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Sino ang bet mo?

It was a question directed at the staff of the Institute for Labor Studies (ILS) as they started to undergo a brief learning session on Sexual Orientation and Gender Identity and Expression (SOGIE) on May 25, 2015.

As though they were candidates in a pageant anticipating the nerve-wracking Q&A portion, some answered “family,” “men,” “R…,” “women with brains,” “Ian Veneracion” and “myself,” but mostly with little hint yet as to why the question had been asked in the first place.

“When we talk about sino ang gusto mo, sino ang like mo, sino ang love mo, it’s a question of desire. And desire is not something that’s bad as most people would tell us,” said Commissioner Perci Cendaña of the National Youth Commission (NYC), who facilitated the SOGIE session during the ILS Seminar-Workshop on Gender Sensitivity for Public Servants held on May 25 and 26.

“Sexual orientation is mediated by desire—our capacity for intense, profound, hugot, kilig, feelings for another person or for many people. They can either be members of the same sex or members of the opposite sex or, in some cases, members of both sexes” the NYC official added.

SOGIE means recognizing and respecting the right of every person to be himself or herself regardless if that being himself or herself may not correspond to the biological body.

SOGIE-LGBT inclusion in gender discourse, mainstreaming

The session on SOGIE-LGBT (lesbian, gay, bisexual and transgender) was a step taken by ILS in its efforts to further mainstream gender issues and concerns not just in policy and research priorities but also in workplace relations.

“For the longest time now, gender discourse and mainstreaming among government agencies have been largely limited to the issues of women and men—that is the cisgender. But we know all too well that there is such an ‘alphabet’ of other gender identities which must also be included in the whole process,” said Kim Pacete, chairwoman of the ILS Gender and Development (GAD) Committee.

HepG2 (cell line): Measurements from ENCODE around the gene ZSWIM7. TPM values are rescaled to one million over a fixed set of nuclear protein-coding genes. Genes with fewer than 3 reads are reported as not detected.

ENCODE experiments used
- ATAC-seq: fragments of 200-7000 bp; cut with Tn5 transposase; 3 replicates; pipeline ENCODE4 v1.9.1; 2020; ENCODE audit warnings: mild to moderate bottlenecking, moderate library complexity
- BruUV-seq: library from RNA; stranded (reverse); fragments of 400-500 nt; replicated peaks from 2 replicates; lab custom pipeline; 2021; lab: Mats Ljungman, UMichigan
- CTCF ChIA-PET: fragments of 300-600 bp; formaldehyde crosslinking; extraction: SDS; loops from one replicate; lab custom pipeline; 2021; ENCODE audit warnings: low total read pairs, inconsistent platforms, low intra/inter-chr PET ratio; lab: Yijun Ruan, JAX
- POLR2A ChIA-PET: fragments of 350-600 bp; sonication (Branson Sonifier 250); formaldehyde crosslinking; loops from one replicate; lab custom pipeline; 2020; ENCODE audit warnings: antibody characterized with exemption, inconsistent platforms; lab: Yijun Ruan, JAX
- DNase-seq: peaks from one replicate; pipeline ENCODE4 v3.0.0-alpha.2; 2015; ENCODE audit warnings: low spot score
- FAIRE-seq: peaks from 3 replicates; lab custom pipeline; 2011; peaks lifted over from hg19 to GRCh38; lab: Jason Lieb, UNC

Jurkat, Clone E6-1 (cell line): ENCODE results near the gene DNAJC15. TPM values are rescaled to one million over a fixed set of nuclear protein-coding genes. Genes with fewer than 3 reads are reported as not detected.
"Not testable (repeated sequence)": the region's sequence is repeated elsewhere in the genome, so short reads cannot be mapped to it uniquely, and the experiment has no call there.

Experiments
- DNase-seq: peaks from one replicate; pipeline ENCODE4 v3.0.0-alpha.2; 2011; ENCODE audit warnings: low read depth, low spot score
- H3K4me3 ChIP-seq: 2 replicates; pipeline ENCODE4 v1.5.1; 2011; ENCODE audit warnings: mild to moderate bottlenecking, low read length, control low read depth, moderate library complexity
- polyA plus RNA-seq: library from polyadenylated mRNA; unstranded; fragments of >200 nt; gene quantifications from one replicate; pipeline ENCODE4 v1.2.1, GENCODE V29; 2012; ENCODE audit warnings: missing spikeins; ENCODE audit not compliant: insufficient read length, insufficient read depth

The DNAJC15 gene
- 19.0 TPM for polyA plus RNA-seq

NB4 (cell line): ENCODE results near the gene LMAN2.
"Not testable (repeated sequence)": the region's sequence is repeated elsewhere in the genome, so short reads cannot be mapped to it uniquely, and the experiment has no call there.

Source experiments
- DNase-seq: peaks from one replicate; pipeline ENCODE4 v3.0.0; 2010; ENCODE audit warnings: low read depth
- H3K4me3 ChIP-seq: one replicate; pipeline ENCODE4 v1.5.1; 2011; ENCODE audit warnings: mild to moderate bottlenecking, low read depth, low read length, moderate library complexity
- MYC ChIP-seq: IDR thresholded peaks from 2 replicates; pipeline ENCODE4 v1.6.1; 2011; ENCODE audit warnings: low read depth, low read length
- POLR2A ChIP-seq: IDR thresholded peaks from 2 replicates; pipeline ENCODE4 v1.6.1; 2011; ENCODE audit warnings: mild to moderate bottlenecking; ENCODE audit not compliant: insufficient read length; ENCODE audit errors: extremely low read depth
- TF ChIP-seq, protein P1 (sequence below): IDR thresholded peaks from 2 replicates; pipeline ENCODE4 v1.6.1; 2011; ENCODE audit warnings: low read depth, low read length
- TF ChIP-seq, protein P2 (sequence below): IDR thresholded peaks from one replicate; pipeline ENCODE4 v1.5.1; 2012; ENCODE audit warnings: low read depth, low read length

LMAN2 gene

“LGBT community has long been in the shadow of discussions on how best to implement the gender mainstreaming mandate in all public offices. This SOGIE activity, though brief, is definitely a proactive step toward fully realizing that mandate,” she added.

The GAD committee organized the training pursuant to the mandate of all government agencies for gender mainstreaming as a strategy to implement Republic Act No. 9710 or An Act Providing for the Magna Carta of Women. With the support of the management, Ronell Delerio proposed to integrate SOGIE-LGBT dimensions in gender mainstreaming efforts of ILS even in the absence of a policy or legal basis.

Building gender-sensitive public servants

The overall training was also conducted in recognition of the leading role that government employees and officials should play in delivering public services without discrimination against a certain sector of society on the basis of gender identity.

“Public servants must take the lead in levelling the playing field for all Filipinos—and all workers for that matter—regardless of gender and other bases of identity, to freely and equitably benefit from political and socio-economic development gains of the country,” said Atty. Stephanie Tabladillo, deputy executive director of ILS, in her closing remarks.

The seminar-workshop provided an opportunity for the ILS employees to surface personal and workplace gender-related issues and to propose ways forward to address them. Through participatory approach, it also served as a springboard for other gender-related initiatives relevant and responsive to the needs of ILS staff.

University of the Philippines Center for Women Studies Foundation, Inc. (UPCWSFI) training staff Maya Tamayo, Wanet Lacsamana and Gina Chan were tapped as main facilitators of the gender sensitivity training. Executive Director Meggan Evangelista of Babaylanes, Inc. also facilitated the training with a short discussion about transgender.



The Institute for Labor Studies (ILS) is the policy research and advocacy arm of the Department of Labor and Employment. For more information on this story, please contact Ronell J. Delerio of the Advocacy and Publications Division at 527-3490 or at This email address is being protected from spambots. You need JavaScript enabled to view it..